Coming to America 1969
If you drive down Lee Road past Fairfax Elementary School in the summer, you are likely to see Sarojini Rao busy working in the community at the school, where she is the leader. Rao was born in a small town in South India called Udipi. Her father left service in the Indian army after World War II and was given an amount of money that he used to purchase four acres of land in Bangalore in Karnataka State. An engineer by profession, he loved to garden and spent much of his spare time growing things. Rao attributes her love of gardening to her father’s influence.
When Rao was 21, her mother “sent out feelers” to find a husband for her. Eventually, her parents arranged for her to marry the son of a couple who were part of their community. Sridhar Rao was a post-doc in the physics department at Case Western Reserve University. They married in 1969 and the couple moved to an apartment in Cleveland's Little Italy. Rao describes feeling very excited at the idea of moving to America, and her mother, she said, “Strutted around town telling people that her daughter was going to America.”
Even though she spoke English well, having gone to a parochial school run by Irish Catholic nuns, Rao was intimidated by the American accent and was “scared to pick up the phone because [she] couldn’t understand the person on the other side.”
Despite having a B.S. in home economics and a master’s degree in education, Rao had a difficult time finding a job as a teacher. She attended Kent State University and earned a certificate working with special-needs children. She also received a master’s degree in education from CWRU, specializing in working with children with mental retardation and disability.
Rao finally found employment in a school in Cleveland and later in Maple Heights. In 1984, a friend suggested she interview with Progressive Insurance and apply for training in its information technology department, even though, as she said, she “did not know the front end to the back end of a computer and knew even less about insurance.” Rao was chosen for the training, and worked for Progressive for 30 years, retiring this past May.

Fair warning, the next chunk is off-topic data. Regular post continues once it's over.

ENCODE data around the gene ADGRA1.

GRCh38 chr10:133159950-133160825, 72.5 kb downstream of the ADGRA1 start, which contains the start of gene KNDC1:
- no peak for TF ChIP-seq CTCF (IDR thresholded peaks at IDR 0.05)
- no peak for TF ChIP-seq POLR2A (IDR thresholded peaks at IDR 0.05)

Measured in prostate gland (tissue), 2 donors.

Working outside the home has always been important to Rao, even as a young girl in India. She has been a longtime member of Zonta, an organization created initially for professional women who could not join all-male professional societies. Rao said she values “family, which is very, very important to me; nature; and the ability to think freely and do what I want to do without restrictions.”
Rao and her husband moved to Cleveland Heights in 1972, to an apartment on Parkway Drive, and later bought a house on Bradford Road. Their daughter, Anjali, was born in 1970 and son, Nikhil, was born in 1975. They were both educated in the Heights school system and, after going away to college and to work, both returned to the area to raise their own children.
Raod said that living in Cleveland Heights for the past 43 years has made her life in America a rich and rewarding one. Rao’s involvement in the Indian community in Cleveland is limited to providing traditional Indian food for the annual Tyagaraja Music festival held at Cleveland State University. “This is the way I contribute to the Indian community,” she said. “Because I live in Cleveland Heights, I get all the diversity I want and don’t need to be closely identified with the Indian community. I have assimilated myself so well, and I think that’s a good thing.”
Jan Kious, resident of Cleveland Heights since 1974, raised four children here with her husband. She is interested in people in the Heights community who fit the description of living "outside of the box."